The value of benchmarking in corporate decision-making

A key pillar of Outside Insight, benchmarking is an important strategy for any business leader looking to remain ahead of the competition

Key Takeaway

External data enables decision makers to learn as much about their competition as they can about their own company. This is an unprecedented opportunity made possible through Outside Insight. Business leaders need a solid benchmarking strategy in order to be successful.

In his book Outside InsightMeltwater CEO Jorn Lyseggen illustrates the importance of benchmarking against the competition when it comes to making informed decisions. Here are some key excerpts from Chapter seven of the book: The Value of Benchmarking.

Why benchmarking is key for forward-looking decisions

Benchmarking is the most honest measure of success. It doesn’t matter how well your company is doing in isolation. It is more important to understand how you are doing compared with your competitors.

Brands don’t exist in a vacuum: consumer sentiment about a product, for instance, cannot be established by only looking at your own brand’s data. Opinions about other brands will need to be taken into account in order to make an informed decision, as brand strength is established relatively.

The power of benchmarking lies in its transparency. It has a brutal honesty. It enables you to see your business’s place in the world, the truth, warts and all. There’s nowhere to hide.

Using the right software to enable realistic benchmarking is key. The tool is only successful when data is compiled in a way that is easy to understand so that root causes can be identified and action taken. Modern benchmarking software dashboards enable us to evaluate this information in ways that were previously impossible.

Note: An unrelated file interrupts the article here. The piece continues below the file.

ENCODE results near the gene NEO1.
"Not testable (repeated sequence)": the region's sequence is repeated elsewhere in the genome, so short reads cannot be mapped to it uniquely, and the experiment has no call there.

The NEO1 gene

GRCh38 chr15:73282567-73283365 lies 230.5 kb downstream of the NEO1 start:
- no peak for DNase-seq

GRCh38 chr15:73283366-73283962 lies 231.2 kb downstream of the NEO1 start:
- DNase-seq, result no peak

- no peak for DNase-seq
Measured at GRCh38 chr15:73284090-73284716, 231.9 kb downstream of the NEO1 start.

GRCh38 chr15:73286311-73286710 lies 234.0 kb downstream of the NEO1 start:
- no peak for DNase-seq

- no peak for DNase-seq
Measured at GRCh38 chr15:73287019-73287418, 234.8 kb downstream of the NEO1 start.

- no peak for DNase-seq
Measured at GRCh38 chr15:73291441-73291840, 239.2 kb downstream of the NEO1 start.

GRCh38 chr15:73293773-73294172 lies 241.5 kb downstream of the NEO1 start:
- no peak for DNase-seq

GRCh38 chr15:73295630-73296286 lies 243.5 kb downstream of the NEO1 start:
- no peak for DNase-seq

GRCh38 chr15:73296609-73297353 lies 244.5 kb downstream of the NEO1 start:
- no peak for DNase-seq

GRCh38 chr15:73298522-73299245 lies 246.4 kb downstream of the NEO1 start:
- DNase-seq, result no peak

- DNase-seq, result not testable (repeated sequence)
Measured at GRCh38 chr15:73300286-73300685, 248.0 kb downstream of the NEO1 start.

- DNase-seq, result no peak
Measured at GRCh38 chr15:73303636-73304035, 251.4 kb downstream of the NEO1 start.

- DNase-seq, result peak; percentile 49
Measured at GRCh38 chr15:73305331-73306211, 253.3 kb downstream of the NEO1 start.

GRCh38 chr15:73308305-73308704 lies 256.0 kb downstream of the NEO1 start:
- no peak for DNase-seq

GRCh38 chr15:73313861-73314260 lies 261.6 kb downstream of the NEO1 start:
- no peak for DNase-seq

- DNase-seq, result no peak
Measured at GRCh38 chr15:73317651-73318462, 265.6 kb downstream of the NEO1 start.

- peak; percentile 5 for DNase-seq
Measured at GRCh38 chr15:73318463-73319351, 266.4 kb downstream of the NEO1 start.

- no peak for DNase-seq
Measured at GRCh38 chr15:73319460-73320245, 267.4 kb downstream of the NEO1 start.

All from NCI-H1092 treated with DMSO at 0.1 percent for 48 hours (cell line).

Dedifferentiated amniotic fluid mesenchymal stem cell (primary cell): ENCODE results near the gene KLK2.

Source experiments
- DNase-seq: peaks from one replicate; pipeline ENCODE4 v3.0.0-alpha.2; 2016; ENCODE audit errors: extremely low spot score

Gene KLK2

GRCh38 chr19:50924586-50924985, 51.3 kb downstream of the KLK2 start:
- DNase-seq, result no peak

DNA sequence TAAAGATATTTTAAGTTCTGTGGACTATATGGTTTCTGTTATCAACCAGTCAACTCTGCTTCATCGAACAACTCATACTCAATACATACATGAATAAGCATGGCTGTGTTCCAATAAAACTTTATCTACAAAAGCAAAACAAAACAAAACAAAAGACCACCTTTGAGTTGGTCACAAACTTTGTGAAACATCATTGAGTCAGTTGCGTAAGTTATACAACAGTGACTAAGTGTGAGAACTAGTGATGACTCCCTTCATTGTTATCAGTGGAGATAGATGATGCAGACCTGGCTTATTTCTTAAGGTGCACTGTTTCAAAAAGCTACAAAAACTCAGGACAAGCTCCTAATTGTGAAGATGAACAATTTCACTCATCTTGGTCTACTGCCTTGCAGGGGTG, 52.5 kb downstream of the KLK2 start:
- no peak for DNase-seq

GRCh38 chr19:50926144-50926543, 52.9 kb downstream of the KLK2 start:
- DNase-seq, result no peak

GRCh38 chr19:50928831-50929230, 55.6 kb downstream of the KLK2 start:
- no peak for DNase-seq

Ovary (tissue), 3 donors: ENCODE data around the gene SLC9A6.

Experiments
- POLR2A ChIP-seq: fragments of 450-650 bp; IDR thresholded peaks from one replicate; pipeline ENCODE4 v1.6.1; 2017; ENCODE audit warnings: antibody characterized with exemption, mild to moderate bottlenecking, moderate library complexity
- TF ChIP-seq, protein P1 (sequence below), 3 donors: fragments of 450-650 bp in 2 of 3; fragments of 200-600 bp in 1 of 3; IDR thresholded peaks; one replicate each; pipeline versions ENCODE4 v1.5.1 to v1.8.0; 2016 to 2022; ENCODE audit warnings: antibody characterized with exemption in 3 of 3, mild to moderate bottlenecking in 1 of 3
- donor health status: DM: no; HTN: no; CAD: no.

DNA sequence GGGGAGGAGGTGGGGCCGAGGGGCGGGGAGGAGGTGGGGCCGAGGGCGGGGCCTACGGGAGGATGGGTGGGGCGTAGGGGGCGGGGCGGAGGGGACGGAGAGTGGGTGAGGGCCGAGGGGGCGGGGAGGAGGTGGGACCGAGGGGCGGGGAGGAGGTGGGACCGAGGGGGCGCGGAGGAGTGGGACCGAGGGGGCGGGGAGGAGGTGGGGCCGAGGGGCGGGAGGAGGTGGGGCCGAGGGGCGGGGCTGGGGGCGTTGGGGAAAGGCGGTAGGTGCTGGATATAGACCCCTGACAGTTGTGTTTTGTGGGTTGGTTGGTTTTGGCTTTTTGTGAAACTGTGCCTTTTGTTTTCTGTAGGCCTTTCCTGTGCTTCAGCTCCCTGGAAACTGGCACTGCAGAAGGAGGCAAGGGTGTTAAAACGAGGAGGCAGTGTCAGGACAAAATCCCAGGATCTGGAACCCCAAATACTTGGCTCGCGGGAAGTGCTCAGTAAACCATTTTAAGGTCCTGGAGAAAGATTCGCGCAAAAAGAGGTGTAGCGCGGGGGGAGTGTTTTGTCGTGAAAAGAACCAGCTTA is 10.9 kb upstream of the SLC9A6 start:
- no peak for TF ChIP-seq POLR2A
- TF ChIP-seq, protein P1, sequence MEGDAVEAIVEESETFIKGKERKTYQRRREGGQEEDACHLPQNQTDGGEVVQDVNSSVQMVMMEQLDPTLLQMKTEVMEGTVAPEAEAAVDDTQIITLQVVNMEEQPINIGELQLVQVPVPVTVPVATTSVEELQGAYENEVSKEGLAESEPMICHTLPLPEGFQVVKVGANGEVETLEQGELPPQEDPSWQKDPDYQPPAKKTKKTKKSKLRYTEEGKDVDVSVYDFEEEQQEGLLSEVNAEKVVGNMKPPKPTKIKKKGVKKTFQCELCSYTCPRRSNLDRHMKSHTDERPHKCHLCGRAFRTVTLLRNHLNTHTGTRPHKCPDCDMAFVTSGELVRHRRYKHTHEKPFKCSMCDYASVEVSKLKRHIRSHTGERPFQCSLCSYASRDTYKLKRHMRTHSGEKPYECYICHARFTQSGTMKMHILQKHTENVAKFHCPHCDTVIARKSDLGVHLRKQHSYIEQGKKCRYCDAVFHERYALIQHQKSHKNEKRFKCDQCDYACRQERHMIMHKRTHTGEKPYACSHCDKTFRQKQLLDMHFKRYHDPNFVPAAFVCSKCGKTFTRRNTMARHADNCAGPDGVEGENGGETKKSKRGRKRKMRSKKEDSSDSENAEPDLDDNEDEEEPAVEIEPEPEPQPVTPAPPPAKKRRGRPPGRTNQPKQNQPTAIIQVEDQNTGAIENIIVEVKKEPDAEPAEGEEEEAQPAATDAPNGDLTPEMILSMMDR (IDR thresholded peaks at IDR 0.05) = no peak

The case for benchmarking: YouTube’s breakout moment

[[excerpt taken from Outside Insight]]

In 2006, a little-known, start‑​up in the online video sector with about twenty employees was an early client of Meltwater’s media monitoring service. The name of the company was YouTube. They asked the Meltwater team to measure their share of voice in online media, in real time, in order to benchmark their brand against their competition. In 2006 there were a handful of players in the video sector, and it was anyone’s guess who would come out on top. Initially every player was mentioned about the same number of times – Vimeo, Dailymotion, Stupidvideos, Break, Google Video, MSN – but then it started to change.

During the early summer of 2006 YouTube started to pull away from its competitors. Momentum grew; it generated more media coverage, thereby strengthening the brand, which in turn attracted more consumers. This was an early indicator that YouTube would rise to the top. On 9 October 2006 it was sold to Google for $1.6 billion. Today the online video-sharing company has become the world’s default repository for videos from Keyboard Cat and Dramatic Squirrel to Martin Luther King’s ‘I Have a Dream’ speech. It’s all there.

In this particular industry scale is everything, and the winner takes all. By tracking share of voice, YouTube cleverly benchmarked itself against the competition. It would have been hard for YouTube to access user growth and other traction metrics from its competitors. By looking outside and measuring share of voice of online news, YouTube was able to get a third-party objective measure of how successfully it was competing with its peers.

It’s important to note the difference between benchmarking and competitor research. According to Six Sigma, benchmarking is the most cost-effective way of introducing best practices. It focuses on continuous improvements, while standard competitor research looks only at performance metrics and individual campaigns. Those who incorporate benchmarking into their decision-making processes use it to continually adapt based on customer needs and behaviors for more relevant and forward-looking strategies.

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